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  • The combined blog: about WordPress, the Canadian Prairies and myself
    The Journey to full time blogging


How to merge two old WordPress blogs

As I mentioned in my welcome post at this new location, there are two older blogs here – merged in one database. I remember questions about how to do it in the WordPress forums, so I thought I should document the process for the benefit of other bloggers that want to do the same.

First of all, let’s take a look at the situation how it was before the merge. The two blogs were located at another domain in a setp like this:
example.com/old-blog-1
old-blog-2.example.com

As you can see: one was in a subfolder and the other one in a subdomain of the same domain. Actually, it doesn’t really matter where the old installations were, I am just describing the exact situation.
example.com/old-blog-1 had installed WP 2.3.3 (I even posted about not being able to upgrade because of some plugin incompatibilities…); on the other hand old-blog-2.example.com had an older version, WP 2.0.11.

Back up everything

This should be your very first and most important step. I didn’t really care about the WP files, themes and plugins because I always have a backup copy of all my themes, and I also have all the plugins I ever downloaded on my machine. Which means I focused manily on backing up both databases. I am not using any plugin for this, just the good old method of going into the database with phpMyadmin offered by my host(s) and running Export for the tables I need. There are very detailed instructions in the Codex regarding the backup, please read them carefully before attempting anything!
At the end of this step I ended up with two .sql files on my hard drive.

Working with the databases

I have XAMPP installed on my computer, which means I can run locally WP installations. Actually, I have more than one version installed and running, so I can visit localhost/2011 or localhost/251 and check the behaviour of different versions locally.
I opened the local phpMyadmin (the one installed with XAMPP) and imported the 2.3.3 database I just saved above into one of the databases. In order to be able to see it, quickly edited the home and site_url values in the abc_options table. Then I opened the wp-config.php file of my local /251/ folder for editing — I always use PSPad to edit files — and pointed the installation to the newly imported 2.3.3 DB. When trying to open the admin dashboard, it promted me to update the database… meaning now I had the DB of my old-blog-1 upgraded to WP 2.5.1. Checked, everything worked fine, except the image paths – but we will deal with that later.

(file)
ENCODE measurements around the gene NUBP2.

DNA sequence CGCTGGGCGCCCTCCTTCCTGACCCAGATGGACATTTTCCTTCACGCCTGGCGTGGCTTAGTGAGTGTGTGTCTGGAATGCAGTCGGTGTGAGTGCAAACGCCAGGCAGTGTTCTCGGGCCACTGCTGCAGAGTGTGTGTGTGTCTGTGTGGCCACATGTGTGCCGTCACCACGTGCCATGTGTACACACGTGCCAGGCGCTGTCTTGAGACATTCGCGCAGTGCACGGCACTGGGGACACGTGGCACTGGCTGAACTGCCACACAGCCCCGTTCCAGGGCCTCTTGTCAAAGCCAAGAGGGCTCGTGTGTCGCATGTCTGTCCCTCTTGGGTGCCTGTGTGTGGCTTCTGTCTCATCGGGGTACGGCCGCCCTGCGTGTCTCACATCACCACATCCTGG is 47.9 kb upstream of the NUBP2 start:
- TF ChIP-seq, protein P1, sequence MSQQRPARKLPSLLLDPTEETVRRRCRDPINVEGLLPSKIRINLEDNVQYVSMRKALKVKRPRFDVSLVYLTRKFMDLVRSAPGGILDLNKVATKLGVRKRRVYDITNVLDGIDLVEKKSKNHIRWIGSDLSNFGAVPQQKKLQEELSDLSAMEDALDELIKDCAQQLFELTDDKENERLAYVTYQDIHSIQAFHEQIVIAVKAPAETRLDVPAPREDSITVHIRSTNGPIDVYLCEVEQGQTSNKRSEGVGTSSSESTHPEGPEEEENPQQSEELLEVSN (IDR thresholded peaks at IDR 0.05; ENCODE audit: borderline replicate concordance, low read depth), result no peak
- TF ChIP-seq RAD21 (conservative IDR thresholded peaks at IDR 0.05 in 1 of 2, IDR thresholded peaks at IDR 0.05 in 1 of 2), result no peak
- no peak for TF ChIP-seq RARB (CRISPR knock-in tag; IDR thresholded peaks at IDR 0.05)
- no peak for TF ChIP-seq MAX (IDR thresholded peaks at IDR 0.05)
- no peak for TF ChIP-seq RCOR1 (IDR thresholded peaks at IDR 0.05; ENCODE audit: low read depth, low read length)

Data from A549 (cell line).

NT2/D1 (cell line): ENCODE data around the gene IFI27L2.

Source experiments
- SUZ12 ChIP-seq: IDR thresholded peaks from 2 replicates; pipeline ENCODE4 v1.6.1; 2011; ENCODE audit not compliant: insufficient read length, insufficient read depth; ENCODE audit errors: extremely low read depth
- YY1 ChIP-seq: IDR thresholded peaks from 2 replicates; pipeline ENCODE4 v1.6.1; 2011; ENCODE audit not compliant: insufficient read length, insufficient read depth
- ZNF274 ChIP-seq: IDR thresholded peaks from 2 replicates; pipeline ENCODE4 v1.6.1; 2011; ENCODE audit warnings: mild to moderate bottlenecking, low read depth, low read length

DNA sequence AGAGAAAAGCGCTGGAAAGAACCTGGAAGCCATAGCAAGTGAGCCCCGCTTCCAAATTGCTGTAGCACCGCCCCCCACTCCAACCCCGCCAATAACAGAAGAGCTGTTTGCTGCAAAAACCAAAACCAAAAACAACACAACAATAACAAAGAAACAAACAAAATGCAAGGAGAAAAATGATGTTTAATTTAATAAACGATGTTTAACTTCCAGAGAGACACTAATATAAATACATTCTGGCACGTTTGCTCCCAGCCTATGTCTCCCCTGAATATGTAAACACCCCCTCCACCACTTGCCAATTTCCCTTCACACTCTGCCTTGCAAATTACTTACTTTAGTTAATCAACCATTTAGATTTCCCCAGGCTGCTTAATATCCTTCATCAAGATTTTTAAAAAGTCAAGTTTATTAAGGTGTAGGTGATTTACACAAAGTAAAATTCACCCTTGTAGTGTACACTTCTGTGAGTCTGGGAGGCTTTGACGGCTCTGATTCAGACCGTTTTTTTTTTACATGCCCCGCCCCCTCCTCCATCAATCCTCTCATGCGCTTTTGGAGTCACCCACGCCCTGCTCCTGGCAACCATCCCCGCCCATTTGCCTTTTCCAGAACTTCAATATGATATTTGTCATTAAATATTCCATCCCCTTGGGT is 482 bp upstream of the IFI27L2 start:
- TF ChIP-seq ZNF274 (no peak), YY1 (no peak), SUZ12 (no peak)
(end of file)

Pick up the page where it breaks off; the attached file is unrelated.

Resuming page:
Next, I imported the 2.0.11 DB into another local database (although I could use the same one, since the tables had different prefixes). Then I opened the wp-config.php file of my local WP 2.0.11 and edited it to point to this database. Again, edited the home and site_url in the options table to see how does it look like. Good. Just to make things clean, I had another WP 2.5.1 install in a folder 251a/ and now I edited its wp-config file to point to this 2.0.11 database. Again, when trying to go into this dashboard, it promted me to upgrade, which I did (and edited the options table in the DB).

At this moment I had 2 local blogs, both upgraded to version 2.5.1.
I know it may sound complicated but it isn’t, basically you work in five tabs: blog1 frontend, blog1 backend, blog2 frontend, blog2 backend, local phpMyadmin.

The merge

Having now the latest WP on both installation it was quite easy from here: both installations have the Export/Import feature under Manage. In earlier versions that don’t have the Export feature, the whole process would have been much more complicated because doing a MySQL import of WP tables over an existing installation can create a lot of troubles: if you have different prefixes they just don’t “merge”, and if the prefixes are the same, it gets even worse… so, you would need to edit the .sql file(s) which is quite a PITA.